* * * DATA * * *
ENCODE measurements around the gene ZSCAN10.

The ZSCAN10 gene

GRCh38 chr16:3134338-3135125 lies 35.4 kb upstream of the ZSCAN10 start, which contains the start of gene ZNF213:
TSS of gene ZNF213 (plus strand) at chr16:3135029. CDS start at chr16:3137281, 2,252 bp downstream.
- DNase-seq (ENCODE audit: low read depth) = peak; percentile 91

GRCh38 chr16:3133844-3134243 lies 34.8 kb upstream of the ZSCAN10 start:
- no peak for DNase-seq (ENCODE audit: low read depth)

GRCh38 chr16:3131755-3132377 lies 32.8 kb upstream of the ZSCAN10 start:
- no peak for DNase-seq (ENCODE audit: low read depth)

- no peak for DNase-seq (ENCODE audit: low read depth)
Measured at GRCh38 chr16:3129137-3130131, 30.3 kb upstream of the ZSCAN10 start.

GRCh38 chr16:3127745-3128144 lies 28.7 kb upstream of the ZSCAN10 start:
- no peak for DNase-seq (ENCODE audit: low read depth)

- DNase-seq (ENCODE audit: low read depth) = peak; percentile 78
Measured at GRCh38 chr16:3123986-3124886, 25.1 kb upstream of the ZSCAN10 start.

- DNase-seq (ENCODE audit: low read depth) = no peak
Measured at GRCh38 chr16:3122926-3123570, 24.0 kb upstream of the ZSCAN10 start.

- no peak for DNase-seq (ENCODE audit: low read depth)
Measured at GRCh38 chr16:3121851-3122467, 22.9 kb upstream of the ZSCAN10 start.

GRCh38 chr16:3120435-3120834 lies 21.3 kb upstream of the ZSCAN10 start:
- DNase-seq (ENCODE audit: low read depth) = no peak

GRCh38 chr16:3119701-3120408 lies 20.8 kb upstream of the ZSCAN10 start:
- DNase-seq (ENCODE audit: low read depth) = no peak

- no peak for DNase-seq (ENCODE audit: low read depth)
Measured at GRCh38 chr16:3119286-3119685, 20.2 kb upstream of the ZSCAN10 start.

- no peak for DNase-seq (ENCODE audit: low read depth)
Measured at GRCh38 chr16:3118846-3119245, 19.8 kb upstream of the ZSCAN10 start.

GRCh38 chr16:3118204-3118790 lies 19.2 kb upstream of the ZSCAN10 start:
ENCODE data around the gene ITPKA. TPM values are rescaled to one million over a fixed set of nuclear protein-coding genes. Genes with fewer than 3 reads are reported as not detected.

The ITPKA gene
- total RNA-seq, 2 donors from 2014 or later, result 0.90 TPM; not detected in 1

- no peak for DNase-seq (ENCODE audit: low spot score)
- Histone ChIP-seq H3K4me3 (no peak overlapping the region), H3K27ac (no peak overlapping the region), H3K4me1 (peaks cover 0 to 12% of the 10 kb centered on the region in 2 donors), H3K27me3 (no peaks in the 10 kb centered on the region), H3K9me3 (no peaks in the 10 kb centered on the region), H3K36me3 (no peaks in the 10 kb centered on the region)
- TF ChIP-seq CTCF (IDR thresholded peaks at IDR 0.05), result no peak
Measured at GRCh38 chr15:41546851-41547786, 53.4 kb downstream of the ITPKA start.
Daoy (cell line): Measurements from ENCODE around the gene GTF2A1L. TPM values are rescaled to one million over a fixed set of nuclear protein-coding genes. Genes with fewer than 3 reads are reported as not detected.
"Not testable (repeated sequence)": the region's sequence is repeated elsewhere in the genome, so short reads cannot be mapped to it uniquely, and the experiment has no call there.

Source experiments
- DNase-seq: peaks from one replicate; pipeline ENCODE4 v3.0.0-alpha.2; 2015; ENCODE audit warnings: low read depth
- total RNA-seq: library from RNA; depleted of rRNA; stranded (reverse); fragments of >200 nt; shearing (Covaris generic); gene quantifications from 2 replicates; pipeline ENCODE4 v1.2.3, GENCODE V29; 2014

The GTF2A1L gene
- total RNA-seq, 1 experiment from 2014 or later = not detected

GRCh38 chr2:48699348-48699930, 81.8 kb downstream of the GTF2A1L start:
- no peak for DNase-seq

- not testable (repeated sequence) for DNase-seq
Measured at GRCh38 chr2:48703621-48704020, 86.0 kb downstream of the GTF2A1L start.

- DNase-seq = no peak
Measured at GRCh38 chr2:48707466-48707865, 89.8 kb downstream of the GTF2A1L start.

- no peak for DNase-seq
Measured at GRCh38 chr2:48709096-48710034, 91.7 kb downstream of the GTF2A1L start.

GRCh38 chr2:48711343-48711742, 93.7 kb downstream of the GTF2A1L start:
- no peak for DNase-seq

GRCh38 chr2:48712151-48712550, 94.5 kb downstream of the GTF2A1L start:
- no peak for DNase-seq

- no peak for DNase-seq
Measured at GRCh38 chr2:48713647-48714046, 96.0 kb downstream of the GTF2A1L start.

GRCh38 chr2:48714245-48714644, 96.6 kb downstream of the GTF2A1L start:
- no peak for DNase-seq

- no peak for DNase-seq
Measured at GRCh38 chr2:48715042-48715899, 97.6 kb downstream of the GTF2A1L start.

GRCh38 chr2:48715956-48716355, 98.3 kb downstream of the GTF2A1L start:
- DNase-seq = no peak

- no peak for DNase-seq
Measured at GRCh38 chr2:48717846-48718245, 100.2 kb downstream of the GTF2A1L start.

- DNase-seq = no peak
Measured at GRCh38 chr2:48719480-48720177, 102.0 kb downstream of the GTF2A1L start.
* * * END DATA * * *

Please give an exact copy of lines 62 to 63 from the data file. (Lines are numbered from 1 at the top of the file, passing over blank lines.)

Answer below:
- DNase-seq = no peak

- no peak for DNase-seq